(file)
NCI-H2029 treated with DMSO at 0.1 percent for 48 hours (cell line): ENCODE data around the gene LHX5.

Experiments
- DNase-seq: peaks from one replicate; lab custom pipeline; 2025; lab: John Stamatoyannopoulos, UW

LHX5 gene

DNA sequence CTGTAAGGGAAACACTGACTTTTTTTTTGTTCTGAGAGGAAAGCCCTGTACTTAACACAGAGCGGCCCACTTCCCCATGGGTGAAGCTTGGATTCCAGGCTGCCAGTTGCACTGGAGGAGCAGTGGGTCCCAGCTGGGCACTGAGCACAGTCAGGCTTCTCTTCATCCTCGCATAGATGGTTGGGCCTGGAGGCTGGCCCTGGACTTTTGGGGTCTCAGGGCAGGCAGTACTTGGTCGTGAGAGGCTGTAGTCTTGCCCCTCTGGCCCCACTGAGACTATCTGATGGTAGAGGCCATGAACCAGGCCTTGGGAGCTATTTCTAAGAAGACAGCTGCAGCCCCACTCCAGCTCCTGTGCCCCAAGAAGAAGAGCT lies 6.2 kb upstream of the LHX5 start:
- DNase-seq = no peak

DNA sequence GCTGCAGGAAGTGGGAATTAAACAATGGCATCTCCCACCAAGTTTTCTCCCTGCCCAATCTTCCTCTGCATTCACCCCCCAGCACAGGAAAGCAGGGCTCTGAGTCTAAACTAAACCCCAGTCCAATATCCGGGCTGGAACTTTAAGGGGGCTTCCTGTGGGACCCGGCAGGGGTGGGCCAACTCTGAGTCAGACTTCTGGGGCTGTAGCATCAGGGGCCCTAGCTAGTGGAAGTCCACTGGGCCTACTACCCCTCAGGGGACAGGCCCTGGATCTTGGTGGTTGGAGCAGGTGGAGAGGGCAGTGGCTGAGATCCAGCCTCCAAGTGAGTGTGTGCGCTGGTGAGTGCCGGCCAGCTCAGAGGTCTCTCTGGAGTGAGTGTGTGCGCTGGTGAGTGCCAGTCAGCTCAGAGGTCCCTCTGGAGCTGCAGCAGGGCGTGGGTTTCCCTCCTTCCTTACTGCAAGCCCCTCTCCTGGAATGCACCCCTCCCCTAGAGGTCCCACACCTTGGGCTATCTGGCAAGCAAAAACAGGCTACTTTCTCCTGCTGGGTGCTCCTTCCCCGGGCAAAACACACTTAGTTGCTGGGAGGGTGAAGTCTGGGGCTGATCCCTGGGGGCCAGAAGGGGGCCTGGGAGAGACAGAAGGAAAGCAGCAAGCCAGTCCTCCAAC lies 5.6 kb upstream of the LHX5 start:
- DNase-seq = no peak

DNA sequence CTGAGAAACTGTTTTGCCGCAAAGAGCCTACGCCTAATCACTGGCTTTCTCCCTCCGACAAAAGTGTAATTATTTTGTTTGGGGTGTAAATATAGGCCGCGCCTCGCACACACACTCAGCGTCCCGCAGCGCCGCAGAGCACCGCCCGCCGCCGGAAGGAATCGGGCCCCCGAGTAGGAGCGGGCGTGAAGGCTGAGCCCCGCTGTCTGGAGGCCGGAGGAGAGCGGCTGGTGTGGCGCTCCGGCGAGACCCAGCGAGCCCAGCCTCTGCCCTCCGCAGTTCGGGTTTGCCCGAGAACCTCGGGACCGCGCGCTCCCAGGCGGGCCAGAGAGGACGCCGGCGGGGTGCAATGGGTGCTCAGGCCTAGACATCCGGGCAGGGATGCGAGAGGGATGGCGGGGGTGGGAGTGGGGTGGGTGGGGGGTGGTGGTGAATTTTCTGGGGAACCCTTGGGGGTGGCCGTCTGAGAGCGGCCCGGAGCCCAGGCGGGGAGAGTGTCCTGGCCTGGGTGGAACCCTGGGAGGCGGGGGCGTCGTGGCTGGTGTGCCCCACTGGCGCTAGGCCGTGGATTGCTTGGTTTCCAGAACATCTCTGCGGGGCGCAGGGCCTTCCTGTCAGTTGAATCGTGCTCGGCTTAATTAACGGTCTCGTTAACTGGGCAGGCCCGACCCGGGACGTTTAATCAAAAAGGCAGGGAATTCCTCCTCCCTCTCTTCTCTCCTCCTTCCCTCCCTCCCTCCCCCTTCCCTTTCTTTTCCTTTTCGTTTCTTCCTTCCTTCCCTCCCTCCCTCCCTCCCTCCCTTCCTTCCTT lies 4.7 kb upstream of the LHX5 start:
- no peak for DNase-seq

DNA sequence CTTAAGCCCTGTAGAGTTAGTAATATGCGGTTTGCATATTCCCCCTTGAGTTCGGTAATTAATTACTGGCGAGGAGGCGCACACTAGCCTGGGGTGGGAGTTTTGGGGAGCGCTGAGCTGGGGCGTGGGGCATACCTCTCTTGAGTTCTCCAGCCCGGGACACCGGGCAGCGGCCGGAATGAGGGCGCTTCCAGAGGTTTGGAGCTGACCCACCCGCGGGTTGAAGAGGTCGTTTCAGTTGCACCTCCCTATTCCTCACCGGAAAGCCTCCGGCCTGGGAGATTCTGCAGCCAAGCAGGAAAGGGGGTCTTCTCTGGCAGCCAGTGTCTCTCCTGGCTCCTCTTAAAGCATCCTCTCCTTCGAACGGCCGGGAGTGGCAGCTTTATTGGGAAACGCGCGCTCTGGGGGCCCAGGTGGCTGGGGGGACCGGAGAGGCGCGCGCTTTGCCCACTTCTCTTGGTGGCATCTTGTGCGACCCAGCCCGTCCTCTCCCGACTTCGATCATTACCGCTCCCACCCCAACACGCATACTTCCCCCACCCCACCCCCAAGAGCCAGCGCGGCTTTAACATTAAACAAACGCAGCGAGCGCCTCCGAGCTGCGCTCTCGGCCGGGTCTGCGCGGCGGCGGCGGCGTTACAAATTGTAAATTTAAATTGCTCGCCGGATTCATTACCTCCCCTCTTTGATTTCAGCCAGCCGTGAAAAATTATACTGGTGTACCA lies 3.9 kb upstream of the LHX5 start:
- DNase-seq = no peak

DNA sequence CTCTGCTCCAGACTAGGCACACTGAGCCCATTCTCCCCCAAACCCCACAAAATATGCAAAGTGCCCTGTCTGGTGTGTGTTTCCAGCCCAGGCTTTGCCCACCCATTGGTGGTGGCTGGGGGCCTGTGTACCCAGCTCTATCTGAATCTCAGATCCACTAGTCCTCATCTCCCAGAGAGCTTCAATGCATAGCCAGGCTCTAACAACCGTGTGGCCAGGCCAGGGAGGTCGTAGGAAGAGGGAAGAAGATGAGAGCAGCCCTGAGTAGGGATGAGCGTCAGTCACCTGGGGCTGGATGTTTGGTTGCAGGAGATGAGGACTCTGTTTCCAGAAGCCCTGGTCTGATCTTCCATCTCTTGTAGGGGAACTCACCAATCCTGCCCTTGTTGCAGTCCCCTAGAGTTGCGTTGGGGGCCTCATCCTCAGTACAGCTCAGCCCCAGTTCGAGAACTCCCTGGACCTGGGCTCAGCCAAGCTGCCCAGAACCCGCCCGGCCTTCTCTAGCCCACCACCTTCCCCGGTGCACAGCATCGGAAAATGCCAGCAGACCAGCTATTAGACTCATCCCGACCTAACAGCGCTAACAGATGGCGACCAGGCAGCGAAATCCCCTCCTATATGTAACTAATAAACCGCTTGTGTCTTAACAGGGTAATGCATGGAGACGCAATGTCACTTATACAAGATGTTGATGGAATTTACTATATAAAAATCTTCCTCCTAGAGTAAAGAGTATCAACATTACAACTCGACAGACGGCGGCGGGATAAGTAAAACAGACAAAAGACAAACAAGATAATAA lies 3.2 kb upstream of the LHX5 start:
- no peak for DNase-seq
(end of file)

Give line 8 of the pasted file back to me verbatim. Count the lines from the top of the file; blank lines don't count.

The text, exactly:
- DNase-seq = no peak